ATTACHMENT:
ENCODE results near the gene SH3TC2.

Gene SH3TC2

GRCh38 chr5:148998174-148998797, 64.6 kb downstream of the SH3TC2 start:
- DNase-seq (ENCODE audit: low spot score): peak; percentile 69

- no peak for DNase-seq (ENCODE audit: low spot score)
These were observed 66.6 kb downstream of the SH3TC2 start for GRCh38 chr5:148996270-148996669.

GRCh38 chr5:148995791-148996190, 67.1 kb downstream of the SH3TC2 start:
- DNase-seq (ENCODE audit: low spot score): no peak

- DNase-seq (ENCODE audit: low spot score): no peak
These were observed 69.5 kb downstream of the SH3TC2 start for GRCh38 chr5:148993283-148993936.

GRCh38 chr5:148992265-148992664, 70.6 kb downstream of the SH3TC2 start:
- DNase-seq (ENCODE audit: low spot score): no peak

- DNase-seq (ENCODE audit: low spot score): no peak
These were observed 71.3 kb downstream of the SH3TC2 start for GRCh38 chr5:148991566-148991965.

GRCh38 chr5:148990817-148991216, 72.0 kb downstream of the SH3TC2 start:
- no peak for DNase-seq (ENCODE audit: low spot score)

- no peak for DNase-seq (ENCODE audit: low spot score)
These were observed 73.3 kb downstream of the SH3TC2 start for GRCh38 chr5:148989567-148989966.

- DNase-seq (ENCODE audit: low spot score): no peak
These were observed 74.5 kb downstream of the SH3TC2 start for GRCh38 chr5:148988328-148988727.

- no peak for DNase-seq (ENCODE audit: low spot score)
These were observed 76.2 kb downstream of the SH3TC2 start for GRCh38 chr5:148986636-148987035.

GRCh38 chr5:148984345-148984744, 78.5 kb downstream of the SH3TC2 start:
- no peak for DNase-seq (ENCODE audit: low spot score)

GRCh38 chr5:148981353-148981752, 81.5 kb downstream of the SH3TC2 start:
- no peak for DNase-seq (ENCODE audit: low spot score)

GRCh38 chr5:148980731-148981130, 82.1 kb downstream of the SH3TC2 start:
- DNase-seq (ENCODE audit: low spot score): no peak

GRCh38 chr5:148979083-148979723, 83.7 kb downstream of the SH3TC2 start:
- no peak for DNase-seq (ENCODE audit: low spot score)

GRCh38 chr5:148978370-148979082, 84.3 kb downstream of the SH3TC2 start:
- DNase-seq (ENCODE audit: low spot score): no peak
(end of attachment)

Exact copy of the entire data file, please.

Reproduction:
ENCODE results near the gene SH3TC2.

Gene SH3TC2

GRCh38 chr5:148998174-148998797, 64.6 kb downstream of the SH3TC2 start:
- DNase-seq (ENCODE audit: low spot score): peak; percentile 69

- no peak for DNase-seq (ENCODE audit: low spot score)
These were observed 66.6 kb downstream of the SH3TC2 start for GRCh38 chr5:148996270-148996669.

GRCh38 chr5:148995791-148996190, 67.1 kb downstream of the SH3TC2 start:
- DNase-seq (ENCODE audit: low spot score): no peak

- DNase-seq (ENCODE audit: low spot score): no peak
These were observed 69.5 kb downstream of the SH3TC2 start for GRCh38 chr5:148993283-148993936.

GRCh38 chr5:148992265-148992664, 70.6 kb downstream of the SH3TC2 start:
- DNase-seq (ENCODE audit: low spot score): no peak

- DNase-seq (ENCODE audit: low spot score): no peak
These were observed 71.3 kb downstream of the SH3TC2 start for GRCh38 chr5:148991566-148991965.

GRCh38 chr5:148990817-148991216, 72.0 kb downstream of the SH3TC2 start:
- no peak for DNase-seq (ENCODE audit: low spot score)

- no peak for DNase-seq (ENCODE audit: low spot score)
These were observed 73.3 kb downstream of the SH3TC2 start for GRCh38 chr5:148989567-148989966.

- DNase-seq (ENCODE audit: low spot score): no peak
These were observed 74.5 kb downstream of the SH3TC2 start for GRCh38 chr5:148988328-148988727.

- no peak for DNase-seq (ENCODE audit: low spot score)
These were observed 76.2 kb downstream of the SH3TC2 start for GRCh38 chr5:148986636-148987035.

GRCh38 chr5:148984345-148984744, 78.5 kb downstream of the SH3TC2 start:
- no peak for DNase-seq (ENCODE audit: low spot score)

GRCh38 chr5:148981353-148981752, 81.5 kb downstream of the SH3TC2 start:
- no peak for DNase-seq (ENCODE audit: low spot score)

GRCh38 chr5:148980731-148981130, 82.1 kb downstream of the SH3TC2 start:
- DNase-seq (ENCODE audit: low spot score): no peak

GRCh38 chr5:148979083-148979723, 83.7 kb downstream of the SH3TC2 start:
- no peak for DNase-seq (ENCODE audit: low spot score)

GRCh38 chr5:148978370-148979082, 84.3 kb downstream of the SH3TC2 start:
- DNase-seq (ENCODE audit: low spot score): no peak